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What you should know before buying a tablet

Tablets started gaining market share after the first Apple iPad was released in 2010, although it was not the first tablet. Since then a lot of people have bought an iPad or Android tablet and many others are considering buying one for themselves or others as Christmas gifts. Computer sales have significantly decreased down due to how many people are going the way of a tablet to replace their home or office computers. And with a tablet having much better battery life, weighing much less and taking less space this may be a great option! Before you buy a tablet, you need to know if it is the right option for your specific needs. I have spoken with many people who bought a tablet and didn’t realize they could not use it for everything they expected to.

The Big 3 Uses for a Typical Tablet

Not everyone knows a tablet can’t fully replace their office computer. An iPad or Android tablet has a different operating system than a Windows operating system and so it cannot run the same programs your Windows computer can run. However, your tablet does have several built in programs that can do some of the same things and some software developers do make iPad or Android programs that can work similarly to your Windows programs.

The 3 typical uses a tablet can do well right out of the box is games from the App Store, email (and calendar, and contacts), and surfing the web. If this is all you need for work then you are probably good to go. A tablet can’t run QuickBooks, Microsoft Office (Word, Excel, Outlook) and other Windows programs, but there may be an alternative option that could fit these needs.

So Should I Buy a Tablet or Not?

The best thing to do is first speak to your office managed IT provider and see what they recommend for you. They can go over with you all the typical work you do and then see if there is a good option for it on a tablet. Although more expensive than an iPad, the Microsoft Surface Pro 2 is also a tablet, but runs a full version of Windows on it as well. Since it runs Windows it can run everything your office computer can run and you still have the flexibility of a tablet. The Surface Pro 2 also supports a docking station and dual monitors, and full-size USB ports among other helpful accessories.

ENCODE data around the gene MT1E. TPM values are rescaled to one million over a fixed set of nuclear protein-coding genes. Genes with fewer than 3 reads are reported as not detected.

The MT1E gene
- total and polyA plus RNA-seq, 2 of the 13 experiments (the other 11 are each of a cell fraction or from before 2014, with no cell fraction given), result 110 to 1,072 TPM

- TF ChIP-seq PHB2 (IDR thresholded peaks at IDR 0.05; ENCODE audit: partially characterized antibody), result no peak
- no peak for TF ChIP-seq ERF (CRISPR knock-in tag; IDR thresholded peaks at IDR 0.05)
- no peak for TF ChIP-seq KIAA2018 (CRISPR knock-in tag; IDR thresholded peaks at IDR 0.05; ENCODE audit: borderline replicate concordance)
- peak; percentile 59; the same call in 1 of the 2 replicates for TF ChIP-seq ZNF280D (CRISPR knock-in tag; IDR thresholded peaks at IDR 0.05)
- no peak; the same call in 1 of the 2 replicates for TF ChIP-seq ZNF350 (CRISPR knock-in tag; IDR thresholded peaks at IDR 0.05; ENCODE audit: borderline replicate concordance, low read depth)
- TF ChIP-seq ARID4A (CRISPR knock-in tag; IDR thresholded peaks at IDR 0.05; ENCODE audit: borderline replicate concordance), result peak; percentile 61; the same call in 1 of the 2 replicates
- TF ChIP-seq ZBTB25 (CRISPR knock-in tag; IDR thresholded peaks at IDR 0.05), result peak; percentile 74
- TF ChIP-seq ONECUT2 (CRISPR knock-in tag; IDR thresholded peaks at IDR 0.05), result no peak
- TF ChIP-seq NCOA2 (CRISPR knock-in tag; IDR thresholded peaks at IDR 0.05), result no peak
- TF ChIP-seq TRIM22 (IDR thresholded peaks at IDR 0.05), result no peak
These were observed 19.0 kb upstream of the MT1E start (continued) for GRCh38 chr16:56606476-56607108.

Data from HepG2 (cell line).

If your needs can be met by an iPad or Android tablet, I typically suggest the iPad for its ease of use and having the most programs to download through its App Store than Android tablets.

If you need help deciding what would best for your office needs, feel free to give us a call. We would also be happy to meet with you to see if our company is a good choice for your company’s managed IT needs.

Are you considering buying a tablet? We would love to hear your thoughts below.

1 Comment to “What you should know before buying a tablet”

  • Hi Chris,

    One thing that I’d like to point out about is that for many small businesses, like mine, much of the software I use for the administrative side is actually run in the cloud and accessible via the web browser. Services like Freshbooks (for invoicing), ZenPayroll (for managing human resources), Dropbox (for file management) and Google Drive (for document creation) have made my life much easier. Most of these services either offer a dedicated app for tablets, or provide a responsive, mobile device friendly, website.

    There’s no way you’ll talk me out of my full-fledged desktop computer anytime soon, but these types of services are certainly worth checking out for company’s that don’t have a ton of existing IT infrastructure.

    While we’re on the topic of tablets though, you’d be amazed how many corporate websites simply don’t look right or are downright unusable on smartphones and tablets! If employees expect to be able to access and intranet or other digital assets it’s worth exploring how well those types of sites work before going too far down the mobile highway.

    The Microsoft Surface 2 sounds interesting. I’ll check that out!

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